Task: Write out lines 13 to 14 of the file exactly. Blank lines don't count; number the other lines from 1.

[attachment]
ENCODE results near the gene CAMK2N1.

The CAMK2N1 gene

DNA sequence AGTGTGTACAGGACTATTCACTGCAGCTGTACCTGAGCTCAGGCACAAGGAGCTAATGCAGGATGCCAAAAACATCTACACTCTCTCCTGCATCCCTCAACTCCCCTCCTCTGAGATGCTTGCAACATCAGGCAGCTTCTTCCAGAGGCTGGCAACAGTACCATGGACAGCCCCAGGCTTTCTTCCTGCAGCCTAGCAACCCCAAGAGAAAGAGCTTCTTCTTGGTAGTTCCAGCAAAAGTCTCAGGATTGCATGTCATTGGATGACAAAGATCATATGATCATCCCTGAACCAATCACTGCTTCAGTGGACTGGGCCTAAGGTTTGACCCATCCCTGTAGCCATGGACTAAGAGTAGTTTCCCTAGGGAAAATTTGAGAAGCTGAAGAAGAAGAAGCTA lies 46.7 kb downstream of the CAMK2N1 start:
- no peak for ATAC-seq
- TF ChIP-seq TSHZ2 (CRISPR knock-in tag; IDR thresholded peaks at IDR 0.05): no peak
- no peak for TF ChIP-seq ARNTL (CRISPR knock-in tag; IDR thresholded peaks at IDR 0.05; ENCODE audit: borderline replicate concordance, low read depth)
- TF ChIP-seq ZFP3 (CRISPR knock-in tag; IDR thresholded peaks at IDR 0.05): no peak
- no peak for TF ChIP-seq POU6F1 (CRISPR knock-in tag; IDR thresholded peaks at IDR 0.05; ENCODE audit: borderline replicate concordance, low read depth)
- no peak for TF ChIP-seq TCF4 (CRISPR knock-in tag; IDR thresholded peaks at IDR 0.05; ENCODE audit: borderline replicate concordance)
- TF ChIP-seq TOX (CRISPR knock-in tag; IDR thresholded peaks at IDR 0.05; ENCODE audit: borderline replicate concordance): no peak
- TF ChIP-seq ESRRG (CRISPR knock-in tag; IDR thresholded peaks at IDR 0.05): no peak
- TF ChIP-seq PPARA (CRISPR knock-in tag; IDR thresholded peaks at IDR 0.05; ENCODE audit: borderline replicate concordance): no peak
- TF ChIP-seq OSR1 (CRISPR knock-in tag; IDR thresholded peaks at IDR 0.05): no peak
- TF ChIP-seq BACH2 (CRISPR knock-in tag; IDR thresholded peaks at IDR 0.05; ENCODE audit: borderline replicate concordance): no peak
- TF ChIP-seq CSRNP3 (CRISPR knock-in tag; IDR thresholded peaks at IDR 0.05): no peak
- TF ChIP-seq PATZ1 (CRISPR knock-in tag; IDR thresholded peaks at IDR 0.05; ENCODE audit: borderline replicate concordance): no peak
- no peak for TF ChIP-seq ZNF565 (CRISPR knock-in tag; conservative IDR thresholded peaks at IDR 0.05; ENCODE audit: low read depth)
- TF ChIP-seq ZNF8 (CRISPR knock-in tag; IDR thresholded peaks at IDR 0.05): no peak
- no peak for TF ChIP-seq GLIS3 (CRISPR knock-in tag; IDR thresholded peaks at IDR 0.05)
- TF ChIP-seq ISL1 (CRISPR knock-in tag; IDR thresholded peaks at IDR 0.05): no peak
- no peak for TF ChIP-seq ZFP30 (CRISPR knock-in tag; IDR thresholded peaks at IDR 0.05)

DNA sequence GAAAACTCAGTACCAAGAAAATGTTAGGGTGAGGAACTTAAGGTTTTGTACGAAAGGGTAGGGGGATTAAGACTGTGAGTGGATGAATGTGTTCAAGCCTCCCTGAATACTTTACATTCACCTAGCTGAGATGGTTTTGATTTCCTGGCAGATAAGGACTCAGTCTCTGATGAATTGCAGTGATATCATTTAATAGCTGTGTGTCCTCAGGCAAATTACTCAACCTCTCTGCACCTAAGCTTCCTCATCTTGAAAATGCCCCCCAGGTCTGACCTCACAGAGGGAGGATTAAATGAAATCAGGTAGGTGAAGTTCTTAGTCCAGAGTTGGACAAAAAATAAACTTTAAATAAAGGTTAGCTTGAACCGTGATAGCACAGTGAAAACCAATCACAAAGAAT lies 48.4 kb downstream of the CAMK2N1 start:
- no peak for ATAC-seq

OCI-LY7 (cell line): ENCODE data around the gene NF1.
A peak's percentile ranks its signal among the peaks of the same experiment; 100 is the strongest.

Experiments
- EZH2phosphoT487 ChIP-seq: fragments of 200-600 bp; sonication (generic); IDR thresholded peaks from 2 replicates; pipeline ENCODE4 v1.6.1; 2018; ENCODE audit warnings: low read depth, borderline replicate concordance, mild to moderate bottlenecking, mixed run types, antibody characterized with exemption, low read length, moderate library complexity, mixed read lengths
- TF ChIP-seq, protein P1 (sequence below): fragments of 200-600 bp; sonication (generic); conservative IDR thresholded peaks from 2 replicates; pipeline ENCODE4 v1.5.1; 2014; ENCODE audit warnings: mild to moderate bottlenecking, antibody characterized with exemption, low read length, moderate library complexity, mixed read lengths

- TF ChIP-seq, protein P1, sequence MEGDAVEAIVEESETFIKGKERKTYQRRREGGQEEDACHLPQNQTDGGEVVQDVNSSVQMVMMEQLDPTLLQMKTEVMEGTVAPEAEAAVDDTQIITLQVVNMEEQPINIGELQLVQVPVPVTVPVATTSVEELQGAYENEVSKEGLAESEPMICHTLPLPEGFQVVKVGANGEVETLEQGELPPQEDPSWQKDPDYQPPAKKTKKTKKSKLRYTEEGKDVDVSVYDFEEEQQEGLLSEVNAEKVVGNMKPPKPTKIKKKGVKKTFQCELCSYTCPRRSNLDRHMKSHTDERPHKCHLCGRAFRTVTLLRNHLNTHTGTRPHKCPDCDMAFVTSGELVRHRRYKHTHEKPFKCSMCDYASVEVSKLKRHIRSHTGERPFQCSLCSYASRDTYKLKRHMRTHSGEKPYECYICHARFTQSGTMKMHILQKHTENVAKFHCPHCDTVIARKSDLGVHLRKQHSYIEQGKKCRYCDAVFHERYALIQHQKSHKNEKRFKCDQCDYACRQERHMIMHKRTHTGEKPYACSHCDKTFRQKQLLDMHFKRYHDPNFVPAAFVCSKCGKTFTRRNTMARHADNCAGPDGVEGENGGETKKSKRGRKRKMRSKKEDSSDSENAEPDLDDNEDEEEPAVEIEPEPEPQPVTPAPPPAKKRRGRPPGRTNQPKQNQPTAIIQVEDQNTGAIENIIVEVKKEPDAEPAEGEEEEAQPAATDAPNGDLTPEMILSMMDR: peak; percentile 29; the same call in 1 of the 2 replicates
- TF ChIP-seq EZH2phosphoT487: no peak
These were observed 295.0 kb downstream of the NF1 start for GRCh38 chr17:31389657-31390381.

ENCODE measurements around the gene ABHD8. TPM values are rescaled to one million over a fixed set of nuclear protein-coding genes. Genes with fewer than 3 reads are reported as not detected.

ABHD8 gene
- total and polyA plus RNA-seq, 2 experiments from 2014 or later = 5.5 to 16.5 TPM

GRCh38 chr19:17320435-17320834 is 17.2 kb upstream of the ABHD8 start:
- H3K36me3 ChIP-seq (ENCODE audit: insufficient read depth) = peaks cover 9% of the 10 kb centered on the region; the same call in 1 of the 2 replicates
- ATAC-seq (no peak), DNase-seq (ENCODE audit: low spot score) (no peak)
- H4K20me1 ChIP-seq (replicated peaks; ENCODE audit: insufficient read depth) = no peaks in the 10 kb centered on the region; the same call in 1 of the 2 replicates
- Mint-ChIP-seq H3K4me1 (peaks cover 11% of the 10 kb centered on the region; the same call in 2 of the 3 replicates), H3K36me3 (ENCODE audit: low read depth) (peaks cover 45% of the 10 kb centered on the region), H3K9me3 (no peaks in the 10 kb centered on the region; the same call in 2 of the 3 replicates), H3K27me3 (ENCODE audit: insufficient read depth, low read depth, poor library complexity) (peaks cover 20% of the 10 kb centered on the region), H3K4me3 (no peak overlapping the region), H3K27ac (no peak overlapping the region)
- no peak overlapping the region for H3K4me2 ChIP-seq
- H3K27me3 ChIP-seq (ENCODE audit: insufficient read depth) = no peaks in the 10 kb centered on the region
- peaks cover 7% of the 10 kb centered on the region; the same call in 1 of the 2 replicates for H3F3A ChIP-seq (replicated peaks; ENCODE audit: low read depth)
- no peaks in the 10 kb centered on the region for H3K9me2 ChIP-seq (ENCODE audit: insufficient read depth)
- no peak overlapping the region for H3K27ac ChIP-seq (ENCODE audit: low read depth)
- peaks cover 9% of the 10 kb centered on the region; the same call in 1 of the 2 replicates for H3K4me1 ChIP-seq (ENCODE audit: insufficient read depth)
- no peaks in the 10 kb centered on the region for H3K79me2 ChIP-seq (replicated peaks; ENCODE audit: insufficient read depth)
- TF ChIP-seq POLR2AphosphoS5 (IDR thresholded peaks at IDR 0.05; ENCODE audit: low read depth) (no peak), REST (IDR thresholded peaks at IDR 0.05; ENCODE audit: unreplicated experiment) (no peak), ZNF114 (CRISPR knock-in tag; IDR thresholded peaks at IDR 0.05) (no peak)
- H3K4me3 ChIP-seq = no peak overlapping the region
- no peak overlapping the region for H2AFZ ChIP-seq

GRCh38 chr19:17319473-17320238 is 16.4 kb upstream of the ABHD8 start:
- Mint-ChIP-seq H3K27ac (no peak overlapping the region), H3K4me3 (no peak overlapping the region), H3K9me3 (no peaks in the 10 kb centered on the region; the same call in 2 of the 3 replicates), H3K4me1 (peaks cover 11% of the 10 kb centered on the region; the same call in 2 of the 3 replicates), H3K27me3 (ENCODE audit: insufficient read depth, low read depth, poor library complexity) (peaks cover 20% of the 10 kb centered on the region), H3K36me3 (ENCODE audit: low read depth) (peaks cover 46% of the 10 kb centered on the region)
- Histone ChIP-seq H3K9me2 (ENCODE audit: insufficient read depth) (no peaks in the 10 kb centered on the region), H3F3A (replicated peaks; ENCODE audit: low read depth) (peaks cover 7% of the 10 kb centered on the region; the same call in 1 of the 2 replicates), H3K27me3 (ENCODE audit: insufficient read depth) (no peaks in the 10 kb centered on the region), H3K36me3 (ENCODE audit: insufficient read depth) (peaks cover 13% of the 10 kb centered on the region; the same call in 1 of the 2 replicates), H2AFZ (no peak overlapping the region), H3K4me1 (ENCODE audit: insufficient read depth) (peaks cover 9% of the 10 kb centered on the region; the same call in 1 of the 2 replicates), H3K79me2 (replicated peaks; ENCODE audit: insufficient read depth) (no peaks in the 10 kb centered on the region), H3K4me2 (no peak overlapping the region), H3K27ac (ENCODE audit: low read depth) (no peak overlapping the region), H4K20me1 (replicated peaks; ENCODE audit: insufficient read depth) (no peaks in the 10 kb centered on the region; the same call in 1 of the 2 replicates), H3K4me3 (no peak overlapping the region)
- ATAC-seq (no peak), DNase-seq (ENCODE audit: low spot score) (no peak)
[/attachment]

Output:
- TF ChIP-seq OSR1 (CRISPR knock-in tag; IDR thresholded peaks at IDR 0.05): no peak
- TF ChIP-seq BACH2 (CRISPR knock-in tag; IDR thresholded peaks at IDR 0.05; ENCODE audit: borderline replicate concordance): no peak